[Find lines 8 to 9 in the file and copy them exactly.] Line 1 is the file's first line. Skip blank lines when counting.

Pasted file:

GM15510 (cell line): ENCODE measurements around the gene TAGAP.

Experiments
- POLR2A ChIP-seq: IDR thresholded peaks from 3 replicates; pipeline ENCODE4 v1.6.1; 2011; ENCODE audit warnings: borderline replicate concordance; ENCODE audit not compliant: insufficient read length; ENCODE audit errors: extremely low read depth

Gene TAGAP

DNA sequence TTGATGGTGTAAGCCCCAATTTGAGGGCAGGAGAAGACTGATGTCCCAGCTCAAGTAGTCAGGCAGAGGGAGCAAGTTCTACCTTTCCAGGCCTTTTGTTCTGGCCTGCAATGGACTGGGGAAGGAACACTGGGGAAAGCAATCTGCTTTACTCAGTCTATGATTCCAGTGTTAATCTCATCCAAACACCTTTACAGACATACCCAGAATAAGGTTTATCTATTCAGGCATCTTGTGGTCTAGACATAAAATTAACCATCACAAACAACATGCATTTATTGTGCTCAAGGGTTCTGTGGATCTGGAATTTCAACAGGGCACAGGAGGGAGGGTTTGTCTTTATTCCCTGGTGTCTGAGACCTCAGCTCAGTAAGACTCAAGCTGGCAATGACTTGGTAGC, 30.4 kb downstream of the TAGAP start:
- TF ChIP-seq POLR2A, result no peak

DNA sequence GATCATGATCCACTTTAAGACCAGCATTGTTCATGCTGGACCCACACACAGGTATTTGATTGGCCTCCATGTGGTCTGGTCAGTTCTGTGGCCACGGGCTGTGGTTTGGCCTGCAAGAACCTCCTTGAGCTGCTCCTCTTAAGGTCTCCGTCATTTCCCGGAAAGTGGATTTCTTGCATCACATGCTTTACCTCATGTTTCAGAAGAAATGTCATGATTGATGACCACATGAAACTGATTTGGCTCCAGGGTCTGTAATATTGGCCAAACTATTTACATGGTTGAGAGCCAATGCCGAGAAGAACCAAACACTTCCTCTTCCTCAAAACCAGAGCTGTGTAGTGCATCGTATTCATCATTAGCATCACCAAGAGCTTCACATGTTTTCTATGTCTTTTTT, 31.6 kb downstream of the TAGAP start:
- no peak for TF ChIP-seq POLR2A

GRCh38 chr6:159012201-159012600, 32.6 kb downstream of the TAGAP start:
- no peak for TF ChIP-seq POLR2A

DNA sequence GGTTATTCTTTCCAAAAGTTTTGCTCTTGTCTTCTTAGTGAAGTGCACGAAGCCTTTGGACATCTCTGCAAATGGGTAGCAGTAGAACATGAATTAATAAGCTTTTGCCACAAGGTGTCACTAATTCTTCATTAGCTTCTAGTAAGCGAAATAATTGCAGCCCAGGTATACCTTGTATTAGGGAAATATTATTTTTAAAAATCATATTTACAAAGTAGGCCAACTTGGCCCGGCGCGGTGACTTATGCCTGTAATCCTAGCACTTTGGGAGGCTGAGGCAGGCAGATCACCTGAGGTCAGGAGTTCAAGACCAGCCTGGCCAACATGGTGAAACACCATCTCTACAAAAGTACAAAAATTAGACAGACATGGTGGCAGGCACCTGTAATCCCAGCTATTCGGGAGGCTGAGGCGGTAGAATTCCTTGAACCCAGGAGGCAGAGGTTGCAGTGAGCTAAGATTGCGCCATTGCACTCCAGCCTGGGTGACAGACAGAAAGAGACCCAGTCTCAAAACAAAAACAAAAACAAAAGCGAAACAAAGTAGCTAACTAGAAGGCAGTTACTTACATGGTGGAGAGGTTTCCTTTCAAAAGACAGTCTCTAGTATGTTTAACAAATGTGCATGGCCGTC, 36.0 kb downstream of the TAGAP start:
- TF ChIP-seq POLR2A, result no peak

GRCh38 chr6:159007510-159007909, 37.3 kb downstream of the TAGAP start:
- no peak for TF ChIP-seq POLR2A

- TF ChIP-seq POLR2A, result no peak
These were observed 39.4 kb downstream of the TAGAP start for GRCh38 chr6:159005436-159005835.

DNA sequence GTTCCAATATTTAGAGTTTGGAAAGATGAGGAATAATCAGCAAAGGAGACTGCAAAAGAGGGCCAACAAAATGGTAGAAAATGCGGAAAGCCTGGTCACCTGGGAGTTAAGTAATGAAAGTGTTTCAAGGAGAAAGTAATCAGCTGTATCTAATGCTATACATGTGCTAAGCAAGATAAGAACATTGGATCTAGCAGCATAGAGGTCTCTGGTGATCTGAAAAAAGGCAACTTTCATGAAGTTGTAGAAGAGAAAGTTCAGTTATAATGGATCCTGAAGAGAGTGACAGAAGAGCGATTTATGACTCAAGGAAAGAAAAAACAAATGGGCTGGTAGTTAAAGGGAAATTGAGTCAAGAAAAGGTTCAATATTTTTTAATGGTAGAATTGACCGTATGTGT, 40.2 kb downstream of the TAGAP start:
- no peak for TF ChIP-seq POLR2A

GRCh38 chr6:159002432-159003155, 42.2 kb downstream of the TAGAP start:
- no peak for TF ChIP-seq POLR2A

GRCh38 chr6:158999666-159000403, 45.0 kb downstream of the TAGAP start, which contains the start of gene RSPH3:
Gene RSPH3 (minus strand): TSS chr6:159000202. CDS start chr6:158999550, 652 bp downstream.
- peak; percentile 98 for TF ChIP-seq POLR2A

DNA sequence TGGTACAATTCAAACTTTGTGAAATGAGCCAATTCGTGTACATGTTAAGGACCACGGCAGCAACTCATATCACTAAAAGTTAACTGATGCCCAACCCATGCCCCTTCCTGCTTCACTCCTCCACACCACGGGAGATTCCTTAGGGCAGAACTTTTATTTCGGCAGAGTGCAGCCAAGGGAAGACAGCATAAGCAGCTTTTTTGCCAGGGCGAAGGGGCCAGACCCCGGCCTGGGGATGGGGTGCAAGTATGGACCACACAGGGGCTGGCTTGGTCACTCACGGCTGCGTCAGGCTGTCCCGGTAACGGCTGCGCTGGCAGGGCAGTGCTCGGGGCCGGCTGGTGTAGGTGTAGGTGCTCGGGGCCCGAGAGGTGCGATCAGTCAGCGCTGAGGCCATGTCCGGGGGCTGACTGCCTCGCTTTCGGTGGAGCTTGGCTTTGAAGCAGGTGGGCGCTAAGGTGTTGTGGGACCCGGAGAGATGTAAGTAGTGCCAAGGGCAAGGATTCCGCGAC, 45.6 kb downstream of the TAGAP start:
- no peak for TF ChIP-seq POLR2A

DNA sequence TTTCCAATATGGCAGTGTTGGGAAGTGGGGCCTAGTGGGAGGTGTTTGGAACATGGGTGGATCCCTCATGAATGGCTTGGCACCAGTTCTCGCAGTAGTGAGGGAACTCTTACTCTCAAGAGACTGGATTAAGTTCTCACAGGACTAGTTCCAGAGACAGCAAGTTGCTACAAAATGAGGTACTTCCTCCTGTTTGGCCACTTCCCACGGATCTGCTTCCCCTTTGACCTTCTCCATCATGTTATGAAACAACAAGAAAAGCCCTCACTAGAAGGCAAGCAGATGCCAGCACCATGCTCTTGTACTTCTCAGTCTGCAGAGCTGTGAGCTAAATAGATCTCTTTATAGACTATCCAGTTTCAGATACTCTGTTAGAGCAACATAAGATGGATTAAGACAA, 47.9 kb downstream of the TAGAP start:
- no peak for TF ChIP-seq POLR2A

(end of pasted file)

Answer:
- no peak for TF ChIP-seq POLR2A

GRCh38 chr6:159012201-159012600, 32.6 kb downstream of the TAGAP start: